Saturday, 19 September 2015

Perennial moaners fail to see bigger picture

On my return from holidays, I had an electronic postbag to catch up with which was probably a blessing to the local postman, who wouldn't have fancied carrying them all to my door. I am nearly there, but if I haven't yet responded to your email, I apologise and promise to do so before the end of the weekend.

Next week I will be down in God's Own County for the last game of the season. It was pre-booked back in March, truth be told, in the hope that it might be a promotion party like 2012. Sadly it is some way removed from that. Not a battle for the wooden spoon, thank goodness, but we're not remotely close to the shake-up for promotion places.

There are reasons for that, of course. Two big-budget counties are going up, while we have not been aided by under-performing, big name overseas stars and an increasingly crippling injury list. Most things that could be pulled, twisted or broken have been, heads have been clattered and the queue for James Pipe's services must at times have resembled those we saw in Barcelona at the Sagrada Familia. If only the weather had been as good...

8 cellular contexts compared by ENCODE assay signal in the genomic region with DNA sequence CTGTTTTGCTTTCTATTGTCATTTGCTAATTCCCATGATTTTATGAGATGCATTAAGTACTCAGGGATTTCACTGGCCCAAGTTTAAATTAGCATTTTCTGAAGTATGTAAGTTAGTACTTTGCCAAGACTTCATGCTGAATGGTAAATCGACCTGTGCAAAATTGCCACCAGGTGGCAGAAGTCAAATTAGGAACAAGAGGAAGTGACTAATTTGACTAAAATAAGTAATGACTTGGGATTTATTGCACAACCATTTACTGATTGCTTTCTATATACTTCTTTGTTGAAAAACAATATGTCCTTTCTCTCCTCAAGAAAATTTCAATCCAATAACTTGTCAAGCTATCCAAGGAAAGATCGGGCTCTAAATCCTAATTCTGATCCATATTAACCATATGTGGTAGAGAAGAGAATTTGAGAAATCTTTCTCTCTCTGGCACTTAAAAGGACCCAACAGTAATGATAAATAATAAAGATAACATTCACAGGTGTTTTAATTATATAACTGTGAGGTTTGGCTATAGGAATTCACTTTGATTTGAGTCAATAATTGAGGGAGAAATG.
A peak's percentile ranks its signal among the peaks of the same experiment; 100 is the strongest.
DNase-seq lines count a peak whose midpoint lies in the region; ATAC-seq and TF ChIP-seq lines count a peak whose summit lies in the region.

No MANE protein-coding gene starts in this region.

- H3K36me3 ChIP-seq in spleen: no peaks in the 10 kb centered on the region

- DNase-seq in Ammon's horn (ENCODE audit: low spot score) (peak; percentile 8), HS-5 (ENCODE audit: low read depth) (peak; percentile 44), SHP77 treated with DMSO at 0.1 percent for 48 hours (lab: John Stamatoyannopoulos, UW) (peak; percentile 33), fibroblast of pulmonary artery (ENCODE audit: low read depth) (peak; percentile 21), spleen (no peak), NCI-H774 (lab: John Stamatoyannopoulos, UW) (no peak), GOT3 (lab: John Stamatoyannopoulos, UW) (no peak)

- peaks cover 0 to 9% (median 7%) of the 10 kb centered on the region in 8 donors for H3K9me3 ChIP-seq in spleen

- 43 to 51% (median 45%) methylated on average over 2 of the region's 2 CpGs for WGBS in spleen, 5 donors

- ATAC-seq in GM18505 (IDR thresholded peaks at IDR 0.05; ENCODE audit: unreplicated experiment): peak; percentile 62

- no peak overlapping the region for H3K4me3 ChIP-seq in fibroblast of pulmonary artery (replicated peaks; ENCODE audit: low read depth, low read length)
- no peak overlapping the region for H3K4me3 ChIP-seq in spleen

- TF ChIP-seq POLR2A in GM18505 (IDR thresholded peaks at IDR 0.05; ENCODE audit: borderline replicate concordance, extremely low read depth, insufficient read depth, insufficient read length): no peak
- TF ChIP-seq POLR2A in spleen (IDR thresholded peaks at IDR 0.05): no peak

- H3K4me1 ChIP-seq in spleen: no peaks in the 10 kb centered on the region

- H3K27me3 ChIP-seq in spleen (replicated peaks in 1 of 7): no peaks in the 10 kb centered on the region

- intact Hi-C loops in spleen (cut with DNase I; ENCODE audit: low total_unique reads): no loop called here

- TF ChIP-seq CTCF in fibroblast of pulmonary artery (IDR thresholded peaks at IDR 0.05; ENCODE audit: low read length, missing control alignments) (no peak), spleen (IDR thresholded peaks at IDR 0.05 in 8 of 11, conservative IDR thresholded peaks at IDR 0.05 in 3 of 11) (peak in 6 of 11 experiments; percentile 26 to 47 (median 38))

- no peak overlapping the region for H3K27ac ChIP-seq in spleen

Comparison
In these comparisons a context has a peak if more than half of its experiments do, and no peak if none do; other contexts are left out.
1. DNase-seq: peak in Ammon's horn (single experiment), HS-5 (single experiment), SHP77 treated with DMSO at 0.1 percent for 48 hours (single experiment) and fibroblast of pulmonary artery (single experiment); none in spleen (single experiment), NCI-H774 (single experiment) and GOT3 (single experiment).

'You should look at the other site' said two or three mails. Not something I tend to do, to be honest, as one generally requires a prescription for anti-depressants to do so, but I had a brief look, for the first time in several months.

Same old, same old. 'Rock Bottom and Still Falling' said one piece, written by a regular contributor on here under another name, yet missing the point that we're actually not rock bottom, thereby not making the strongest of cases for reading on. I accept that people are entitled to express opinions, but suggestions of a mass clear out are laughable, as is an assertion that senior players have let us down. Really? Have Messrs Footitt, Madsen, Godleman and Durston had bad seasons? They will have hoped for better all-format form, but Wayne and Wes have had injuries that set them back. Tony Palladino has bowled on one leg for the past few months, Mark and Billy have had fine summers.